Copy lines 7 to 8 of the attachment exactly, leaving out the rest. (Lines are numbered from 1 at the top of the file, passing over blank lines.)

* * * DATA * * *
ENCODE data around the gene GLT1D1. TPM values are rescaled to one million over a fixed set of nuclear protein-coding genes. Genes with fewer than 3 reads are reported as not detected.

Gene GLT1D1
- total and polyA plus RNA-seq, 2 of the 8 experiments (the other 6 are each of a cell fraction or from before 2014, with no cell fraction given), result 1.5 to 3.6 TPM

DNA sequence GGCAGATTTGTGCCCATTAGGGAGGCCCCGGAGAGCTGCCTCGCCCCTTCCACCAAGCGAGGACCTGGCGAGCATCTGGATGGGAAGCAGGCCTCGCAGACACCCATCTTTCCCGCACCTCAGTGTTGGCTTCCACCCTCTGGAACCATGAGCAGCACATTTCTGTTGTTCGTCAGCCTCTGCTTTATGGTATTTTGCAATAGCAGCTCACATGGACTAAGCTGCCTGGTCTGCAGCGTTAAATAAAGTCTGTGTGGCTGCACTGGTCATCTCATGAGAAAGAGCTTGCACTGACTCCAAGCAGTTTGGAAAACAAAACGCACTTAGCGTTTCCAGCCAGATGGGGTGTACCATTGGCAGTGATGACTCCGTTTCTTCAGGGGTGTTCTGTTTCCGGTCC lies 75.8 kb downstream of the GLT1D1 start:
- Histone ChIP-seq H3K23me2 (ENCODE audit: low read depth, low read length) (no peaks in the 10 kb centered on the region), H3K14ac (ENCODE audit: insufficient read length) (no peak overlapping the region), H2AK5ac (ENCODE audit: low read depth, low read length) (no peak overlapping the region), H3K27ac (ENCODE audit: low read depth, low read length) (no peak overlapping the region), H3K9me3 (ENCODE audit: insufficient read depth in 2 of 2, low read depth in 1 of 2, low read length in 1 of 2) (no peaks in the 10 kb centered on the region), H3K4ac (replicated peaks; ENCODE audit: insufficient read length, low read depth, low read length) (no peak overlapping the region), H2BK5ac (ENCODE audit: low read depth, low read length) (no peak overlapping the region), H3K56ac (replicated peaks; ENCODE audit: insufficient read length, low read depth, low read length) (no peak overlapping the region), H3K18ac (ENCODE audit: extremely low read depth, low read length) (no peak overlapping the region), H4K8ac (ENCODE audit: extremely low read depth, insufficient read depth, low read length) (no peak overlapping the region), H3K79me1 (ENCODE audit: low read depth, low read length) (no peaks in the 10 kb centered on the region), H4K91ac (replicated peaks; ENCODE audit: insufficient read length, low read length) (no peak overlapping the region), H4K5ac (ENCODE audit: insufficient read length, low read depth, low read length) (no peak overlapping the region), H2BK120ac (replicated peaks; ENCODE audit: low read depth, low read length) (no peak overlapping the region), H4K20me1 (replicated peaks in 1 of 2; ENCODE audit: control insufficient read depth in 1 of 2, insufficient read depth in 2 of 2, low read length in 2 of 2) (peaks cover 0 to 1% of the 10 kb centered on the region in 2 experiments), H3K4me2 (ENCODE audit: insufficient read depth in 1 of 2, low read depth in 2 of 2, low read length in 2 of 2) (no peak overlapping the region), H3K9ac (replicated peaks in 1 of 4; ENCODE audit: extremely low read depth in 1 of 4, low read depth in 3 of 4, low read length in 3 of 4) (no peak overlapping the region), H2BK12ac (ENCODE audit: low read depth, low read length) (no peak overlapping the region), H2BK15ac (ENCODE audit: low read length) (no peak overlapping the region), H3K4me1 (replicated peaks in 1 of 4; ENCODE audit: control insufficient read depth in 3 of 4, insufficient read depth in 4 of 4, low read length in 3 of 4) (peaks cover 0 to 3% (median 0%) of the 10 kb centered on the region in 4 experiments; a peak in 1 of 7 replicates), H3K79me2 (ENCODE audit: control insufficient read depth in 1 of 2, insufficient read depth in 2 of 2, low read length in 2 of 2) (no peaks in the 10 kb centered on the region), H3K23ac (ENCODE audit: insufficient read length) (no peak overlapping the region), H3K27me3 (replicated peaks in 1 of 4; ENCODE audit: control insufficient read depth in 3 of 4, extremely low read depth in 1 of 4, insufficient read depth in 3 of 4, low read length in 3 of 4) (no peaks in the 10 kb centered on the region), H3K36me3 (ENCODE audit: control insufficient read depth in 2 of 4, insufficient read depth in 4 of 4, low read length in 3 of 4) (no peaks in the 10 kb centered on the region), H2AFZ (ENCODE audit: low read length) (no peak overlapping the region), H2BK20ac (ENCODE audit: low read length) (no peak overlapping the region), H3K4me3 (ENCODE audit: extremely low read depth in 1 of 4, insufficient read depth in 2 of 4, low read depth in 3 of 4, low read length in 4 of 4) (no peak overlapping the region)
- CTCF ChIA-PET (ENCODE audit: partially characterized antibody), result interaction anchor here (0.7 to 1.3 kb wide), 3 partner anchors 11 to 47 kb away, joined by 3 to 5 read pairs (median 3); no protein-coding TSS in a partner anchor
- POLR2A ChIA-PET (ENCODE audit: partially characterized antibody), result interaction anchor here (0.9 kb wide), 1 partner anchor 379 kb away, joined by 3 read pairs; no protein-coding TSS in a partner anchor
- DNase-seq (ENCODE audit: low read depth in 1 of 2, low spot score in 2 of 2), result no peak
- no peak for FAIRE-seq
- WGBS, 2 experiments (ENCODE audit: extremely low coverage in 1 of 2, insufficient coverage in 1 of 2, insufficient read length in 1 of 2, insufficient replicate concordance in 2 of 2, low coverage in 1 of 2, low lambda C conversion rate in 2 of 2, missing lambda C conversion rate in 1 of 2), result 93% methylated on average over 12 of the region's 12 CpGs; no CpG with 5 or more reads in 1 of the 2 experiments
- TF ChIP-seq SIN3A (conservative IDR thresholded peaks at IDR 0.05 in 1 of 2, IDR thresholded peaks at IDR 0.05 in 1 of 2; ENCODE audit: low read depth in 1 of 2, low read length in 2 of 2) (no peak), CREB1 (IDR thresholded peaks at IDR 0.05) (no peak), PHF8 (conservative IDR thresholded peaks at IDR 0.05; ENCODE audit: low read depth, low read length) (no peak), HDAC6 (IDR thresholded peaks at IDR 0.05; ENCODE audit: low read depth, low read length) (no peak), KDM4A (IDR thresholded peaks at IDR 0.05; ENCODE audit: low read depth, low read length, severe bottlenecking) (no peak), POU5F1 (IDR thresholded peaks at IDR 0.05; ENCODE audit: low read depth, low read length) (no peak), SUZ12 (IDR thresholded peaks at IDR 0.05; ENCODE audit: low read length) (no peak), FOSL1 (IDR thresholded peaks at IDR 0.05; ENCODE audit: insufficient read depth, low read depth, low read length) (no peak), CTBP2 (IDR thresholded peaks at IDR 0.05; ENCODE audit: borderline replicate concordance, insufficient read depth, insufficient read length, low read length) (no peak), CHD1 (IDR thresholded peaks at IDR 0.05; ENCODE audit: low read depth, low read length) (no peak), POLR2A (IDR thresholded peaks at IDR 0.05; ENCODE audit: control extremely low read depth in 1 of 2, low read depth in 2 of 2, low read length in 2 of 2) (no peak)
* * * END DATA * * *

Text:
- POLR2A ChIA-PET (ENCODE audit: partially characterized antibody), result interaction anchor here (0.9 kb wide), 1 partner anchor 379 kb away, joined by 3 read pairs; no protein-coding TSS in a partner anchor
- DNase-seq (ENCODE audit: low read depth in 1 of 2, low spot score in 2 of 2), result no peak